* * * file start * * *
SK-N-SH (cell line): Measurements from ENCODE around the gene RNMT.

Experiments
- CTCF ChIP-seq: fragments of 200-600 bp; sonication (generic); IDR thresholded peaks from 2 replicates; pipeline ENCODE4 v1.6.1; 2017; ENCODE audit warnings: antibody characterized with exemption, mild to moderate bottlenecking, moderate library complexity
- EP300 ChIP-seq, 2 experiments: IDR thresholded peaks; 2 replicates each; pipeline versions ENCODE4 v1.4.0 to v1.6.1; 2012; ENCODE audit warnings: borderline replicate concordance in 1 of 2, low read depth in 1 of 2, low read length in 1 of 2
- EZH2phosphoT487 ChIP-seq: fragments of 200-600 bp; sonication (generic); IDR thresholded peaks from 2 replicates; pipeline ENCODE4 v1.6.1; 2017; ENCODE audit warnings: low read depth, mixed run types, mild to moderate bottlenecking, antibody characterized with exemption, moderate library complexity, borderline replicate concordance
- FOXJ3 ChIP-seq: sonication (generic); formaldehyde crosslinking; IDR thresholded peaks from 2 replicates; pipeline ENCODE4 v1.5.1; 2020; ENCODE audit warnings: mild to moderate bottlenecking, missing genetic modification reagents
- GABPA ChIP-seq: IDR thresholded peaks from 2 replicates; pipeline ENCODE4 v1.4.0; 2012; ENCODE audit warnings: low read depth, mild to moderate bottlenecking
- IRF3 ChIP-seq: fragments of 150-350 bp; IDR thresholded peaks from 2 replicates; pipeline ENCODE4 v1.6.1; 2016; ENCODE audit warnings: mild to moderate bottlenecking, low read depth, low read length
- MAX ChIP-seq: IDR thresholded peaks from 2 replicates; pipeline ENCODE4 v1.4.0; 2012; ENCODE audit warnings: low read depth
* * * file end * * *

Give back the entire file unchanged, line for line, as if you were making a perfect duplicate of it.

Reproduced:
SK-N-SH (cell line): Measurements from ENCODE around the gene RNMT.

Experiments
- CTCF ChIP-seq: fragments of 200-600 bp; sonication (generic); IDR thresholded peaks from 2 replicates; pipeline ENCODE4 v1.6.1; 2017; ENCODE audit warnings: antibody characterized with exemption, mild to moderate bottlenecking, moderate library complexity
- EP300 ChIP-seq, 2 experiments: IDR thresholded peaks; 2 replicates each; pipeline versions ENCODE4 v1.4.0 to v1.6.1; 2012; ENCODE audit warnings: borderline replicate concordance in 1 of 2, low read depth in 1 of 2, low read length in 1 of 2
- EZH2phosphoT487 ChIP-seq: fragments of 200-600 bp; sonication (generic); IDR thresholded peaks from 2 replicates; pipeline ENCODE4 v1.6.1; 2017; ENCODE audit warnings: low read depth, mixed run types, mild to moderate bottlenecking, antibody characterized with exemption, moderate library complexity, borderline replicate concordance
- FOXJ3 ChIP-seq: sonication (generic); formaldehyde crosslinking; IDR thresholded peaks from 2 replicates; pipeline ENCODE4 v1.5.1; 2020; ENCODE audit warnings: mild to moderate bottlenecking, missing genetic modification reagents
- GABPA ChIP-seq: IDR thresholded peaks from 2 replicates; pipeline ENCODE4 v1.4.0; 2012; ENCODE audit warnings: low read depth, mild to moderate bottlenecking
- IRF3 ChIP-seq: fragments of 150-350 bp; IDR thresholded peaks from 2 replicates; pipeline ENCODE4 v1.6.1; 2016; ENCODE audit warnings: mild to moderate bottlenecking, low read depth, low read length
- MAX ChIP-seq: IDR thresholded peaks from 2 replicates; pipeline ENCODE4 v1.4.0; 2012; ENCODE audit warnings: low read depth